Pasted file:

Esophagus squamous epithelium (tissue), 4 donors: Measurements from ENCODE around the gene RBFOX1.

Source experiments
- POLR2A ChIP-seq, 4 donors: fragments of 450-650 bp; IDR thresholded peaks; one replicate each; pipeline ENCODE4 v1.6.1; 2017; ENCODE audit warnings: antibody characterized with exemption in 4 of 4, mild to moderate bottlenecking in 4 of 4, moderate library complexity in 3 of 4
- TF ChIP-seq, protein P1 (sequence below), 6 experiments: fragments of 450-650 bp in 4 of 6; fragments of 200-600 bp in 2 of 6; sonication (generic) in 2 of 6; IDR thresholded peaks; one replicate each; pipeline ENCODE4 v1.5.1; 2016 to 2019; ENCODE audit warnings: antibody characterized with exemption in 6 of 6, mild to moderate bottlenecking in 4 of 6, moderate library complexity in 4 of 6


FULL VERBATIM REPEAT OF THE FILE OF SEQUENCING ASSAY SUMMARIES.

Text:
Esophagus squamous epithelium (tissue), 4 donors: Measurements from ENCODE around the gene RBFOX1.

Source experiments
- POLR2A ChIP-seq, 4 donors: fragments of 450-650 bp; IDR thresholded peaks; one replicate each; pipeline ENCODE4 v1.6.1; 2017; ENCODE audit warnings: antibody characterized with exemption in 4 of 4, mild to moderate bottlenecking in 4 of 4, moderate library complexity in 3 of 4
- TF ChIP-seq, protein P1 (sequence below), 6 experiments: fragments of 450-650 bp in 4 of 6; fragments of 200-600 bp in 2 of 6; sonication (generic) in 2 of 6; IDR thresholded peaks; one replicate each; pipeline ENCODE4 v1.5.1; 2016 to 2019; ENCODE audit warnings: antibody characterized with exemption in 6 of 6, mild to moderate bottlenecking in 4 of 6, moderate library complexity in 4 of 6